Mutations in a tau kinase gene have been tied to the neurodegenerative disease spinocerebellar ataxia type 11 by British researchers Henry Houlden and Nicholas Wood at the Institute of Neurology in London. The work, published online in Nature Genetics on November 25, identifies mutations in tau tubulin kinase 2 (TTBK2) in two families with the autosomal-dominant disease, and shows tau deposition and cell loss in affected brain areas in one affected member. Mutations in the gene for tau, MAPT, cause frontotemporal dementias, but this is the first time that a tau regulator has been linked to disease, and the first time tau regulation or deposition has been implicated in any form of SCA.

The researchers identified the mutations in two families with a history of SCA linked to chromosome 15 q14-21. Both mutations introduced premature stop codons, and affected people had a 50 percent reduction in TTBK2 messenger RNA. Brain tissue from a patient showed neurofibrillary tangles and other tau pathology, as well as amyloid plaques in some regions of the brain. Cortical tau lesions are common in aged brain, but the authors note that they also found tau in regions not normally affected by aging, namely, the basal ganglia, midbrain, and medulla. In the cerebellum, the scientists saw cell loss but no tau pathology.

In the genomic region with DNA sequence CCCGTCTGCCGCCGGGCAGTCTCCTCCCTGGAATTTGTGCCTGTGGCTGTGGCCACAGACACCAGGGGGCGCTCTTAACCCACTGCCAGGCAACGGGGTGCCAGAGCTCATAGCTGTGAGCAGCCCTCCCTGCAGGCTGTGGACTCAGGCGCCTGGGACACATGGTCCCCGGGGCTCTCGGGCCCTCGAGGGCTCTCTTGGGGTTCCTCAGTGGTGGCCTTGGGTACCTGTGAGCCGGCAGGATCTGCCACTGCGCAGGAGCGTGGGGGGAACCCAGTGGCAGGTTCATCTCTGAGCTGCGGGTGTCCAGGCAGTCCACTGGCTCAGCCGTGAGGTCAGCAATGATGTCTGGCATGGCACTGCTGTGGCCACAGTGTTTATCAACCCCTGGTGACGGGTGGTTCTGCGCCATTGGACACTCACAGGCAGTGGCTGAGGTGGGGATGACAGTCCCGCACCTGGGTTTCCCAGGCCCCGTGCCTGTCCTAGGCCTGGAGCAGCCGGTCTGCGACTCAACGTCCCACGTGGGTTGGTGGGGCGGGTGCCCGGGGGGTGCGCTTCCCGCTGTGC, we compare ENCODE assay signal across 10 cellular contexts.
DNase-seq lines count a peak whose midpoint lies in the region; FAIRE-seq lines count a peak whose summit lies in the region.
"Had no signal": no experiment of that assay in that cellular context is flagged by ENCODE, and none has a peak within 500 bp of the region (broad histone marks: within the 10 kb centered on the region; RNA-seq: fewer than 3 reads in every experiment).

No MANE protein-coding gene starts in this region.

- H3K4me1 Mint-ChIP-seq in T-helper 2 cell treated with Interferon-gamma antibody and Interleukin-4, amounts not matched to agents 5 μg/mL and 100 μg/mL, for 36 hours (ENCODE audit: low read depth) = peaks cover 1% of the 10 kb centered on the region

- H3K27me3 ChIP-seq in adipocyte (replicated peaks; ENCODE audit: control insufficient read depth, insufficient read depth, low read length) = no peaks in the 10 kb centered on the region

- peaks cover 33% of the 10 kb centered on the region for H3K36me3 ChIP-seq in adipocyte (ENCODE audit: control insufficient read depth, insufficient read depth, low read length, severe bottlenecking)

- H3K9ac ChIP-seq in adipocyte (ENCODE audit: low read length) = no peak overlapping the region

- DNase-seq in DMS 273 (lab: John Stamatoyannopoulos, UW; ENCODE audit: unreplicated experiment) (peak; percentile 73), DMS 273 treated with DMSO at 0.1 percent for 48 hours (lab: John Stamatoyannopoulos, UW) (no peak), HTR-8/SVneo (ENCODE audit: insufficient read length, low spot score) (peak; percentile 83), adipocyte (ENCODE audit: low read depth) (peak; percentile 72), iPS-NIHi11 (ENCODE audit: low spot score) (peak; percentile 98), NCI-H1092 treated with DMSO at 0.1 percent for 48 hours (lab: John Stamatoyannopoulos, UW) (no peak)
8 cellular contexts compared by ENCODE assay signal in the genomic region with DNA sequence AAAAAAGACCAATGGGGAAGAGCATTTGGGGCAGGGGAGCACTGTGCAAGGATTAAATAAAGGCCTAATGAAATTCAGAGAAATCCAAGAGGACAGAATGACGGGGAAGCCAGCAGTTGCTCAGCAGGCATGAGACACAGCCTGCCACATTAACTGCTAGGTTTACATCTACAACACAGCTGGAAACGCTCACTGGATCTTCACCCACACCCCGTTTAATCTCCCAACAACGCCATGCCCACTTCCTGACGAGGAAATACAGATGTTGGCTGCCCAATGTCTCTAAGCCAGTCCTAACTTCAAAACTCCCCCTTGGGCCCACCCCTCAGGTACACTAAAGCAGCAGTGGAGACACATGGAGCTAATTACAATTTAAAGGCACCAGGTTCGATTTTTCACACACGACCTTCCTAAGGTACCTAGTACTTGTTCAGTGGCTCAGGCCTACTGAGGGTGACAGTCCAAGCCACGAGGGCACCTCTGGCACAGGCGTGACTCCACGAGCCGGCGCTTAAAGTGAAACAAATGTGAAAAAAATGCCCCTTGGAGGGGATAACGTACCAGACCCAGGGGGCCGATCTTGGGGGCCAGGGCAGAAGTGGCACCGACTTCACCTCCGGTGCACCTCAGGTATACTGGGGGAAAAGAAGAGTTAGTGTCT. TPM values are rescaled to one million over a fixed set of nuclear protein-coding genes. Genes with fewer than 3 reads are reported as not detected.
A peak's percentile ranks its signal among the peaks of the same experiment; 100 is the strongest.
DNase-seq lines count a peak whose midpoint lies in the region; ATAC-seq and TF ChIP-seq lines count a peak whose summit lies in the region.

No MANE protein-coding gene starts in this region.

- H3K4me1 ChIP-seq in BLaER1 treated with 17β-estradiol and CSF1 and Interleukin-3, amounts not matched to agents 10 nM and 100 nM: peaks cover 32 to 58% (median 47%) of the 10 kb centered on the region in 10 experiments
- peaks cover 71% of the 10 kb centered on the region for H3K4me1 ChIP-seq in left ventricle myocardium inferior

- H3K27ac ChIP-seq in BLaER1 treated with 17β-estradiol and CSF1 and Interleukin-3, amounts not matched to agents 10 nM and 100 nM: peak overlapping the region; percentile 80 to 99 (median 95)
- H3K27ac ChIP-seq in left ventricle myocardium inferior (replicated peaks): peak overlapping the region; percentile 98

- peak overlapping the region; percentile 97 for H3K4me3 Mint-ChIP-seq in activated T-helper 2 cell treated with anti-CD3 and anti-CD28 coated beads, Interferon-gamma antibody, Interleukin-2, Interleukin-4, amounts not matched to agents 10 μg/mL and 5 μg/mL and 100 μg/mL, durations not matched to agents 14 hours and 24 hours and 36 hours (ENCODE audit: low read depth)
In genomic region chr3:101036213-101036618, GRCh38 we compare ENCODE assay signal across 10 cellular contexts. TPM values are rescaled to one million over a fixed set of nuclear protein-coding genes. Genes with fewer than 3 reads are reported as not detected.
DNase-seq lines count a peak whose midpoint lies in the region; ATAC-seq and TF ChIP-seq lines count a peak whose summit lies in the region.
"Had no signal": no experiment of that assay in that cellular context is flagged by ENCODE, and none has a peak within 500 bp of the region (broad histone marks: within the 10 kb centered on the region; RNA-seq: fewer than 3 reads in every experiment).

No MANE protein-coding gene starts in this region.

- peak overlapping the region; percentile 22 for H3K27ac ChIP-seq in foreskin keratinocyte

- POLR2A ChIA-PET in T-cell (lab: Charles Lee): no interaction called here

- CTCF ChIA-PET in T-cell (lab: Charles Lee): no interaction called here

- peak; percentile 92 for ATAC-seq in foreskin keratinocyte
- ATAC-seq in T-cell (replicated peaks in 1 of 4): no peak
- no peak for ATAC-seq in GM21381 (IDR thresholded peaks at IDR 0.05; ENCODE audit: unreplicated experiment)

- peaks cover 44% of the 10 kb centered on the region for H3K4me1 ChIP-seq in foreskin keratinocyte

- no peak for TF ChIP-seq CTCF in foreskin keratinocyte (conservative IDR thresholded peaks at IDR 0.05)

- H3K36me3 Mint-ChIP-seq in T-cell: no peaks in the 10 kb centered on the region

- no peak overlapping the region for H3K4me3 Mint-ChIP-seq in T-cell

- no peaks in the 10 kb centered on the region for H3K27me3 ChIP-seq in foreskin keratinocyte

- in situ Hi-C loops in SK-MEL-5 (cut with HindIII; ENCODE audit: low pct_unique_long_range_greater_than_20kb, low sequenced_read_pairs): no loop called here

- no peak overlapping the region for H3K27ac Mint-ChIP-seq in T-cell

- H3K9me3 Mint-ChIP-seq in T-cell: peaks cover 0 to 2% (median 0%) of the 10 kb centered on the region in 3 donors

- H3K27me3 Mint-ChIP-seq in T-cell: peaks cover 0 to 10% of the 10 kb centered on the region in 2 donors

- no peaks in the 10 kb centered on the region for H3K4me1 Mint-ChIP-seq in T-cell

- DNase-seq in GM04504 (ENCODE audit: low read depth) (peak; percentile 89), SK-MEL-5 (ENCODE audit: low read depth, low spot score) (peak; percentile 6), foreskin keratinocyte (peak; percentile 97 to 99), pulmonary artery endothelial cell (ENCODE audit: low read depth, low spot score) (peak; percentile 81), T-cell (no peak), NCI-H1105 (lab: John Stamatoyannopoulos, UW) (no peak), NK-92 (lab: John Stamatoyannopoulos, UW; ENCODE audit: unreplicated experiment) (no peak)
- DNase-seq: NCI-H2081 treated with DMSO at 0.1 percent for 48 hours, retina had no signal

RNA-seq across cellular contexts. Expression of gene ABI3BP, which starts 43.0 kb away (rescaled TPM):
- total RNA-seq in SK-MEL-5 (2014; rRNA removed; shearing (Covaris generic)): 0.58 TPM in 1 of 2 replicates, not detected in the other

TTBK2 loss has previously been linked to a tau-induced movement disorder, at least in worms. Knockdown of the kinase enhanced the uncoordinated movement phenotype of a C. elegans strain expressing a mutant tau transgene (Kraemer et al., 2006). Clarifying the link between TTBK2 mutations and tau pathology will require further analysis of brain tissue from additional affected individuals, the authors write.—Pat McCaffrey

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References

Paper Citations

  1. . Molecular pathways that influence human tau-induced pathology in Caenorhabditis elegans. Hum Mol Genet. 2006 May 1;15(9):1483-96. PubMed.

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Primary Papers

  1. . Mutations in TTBK2, encoding a kinase implicated in tau phosphorylation, segregate with spinocerebellar ataxia type 11. Nat Genet. 2007 Dec;39(12):1434-6. PubMed.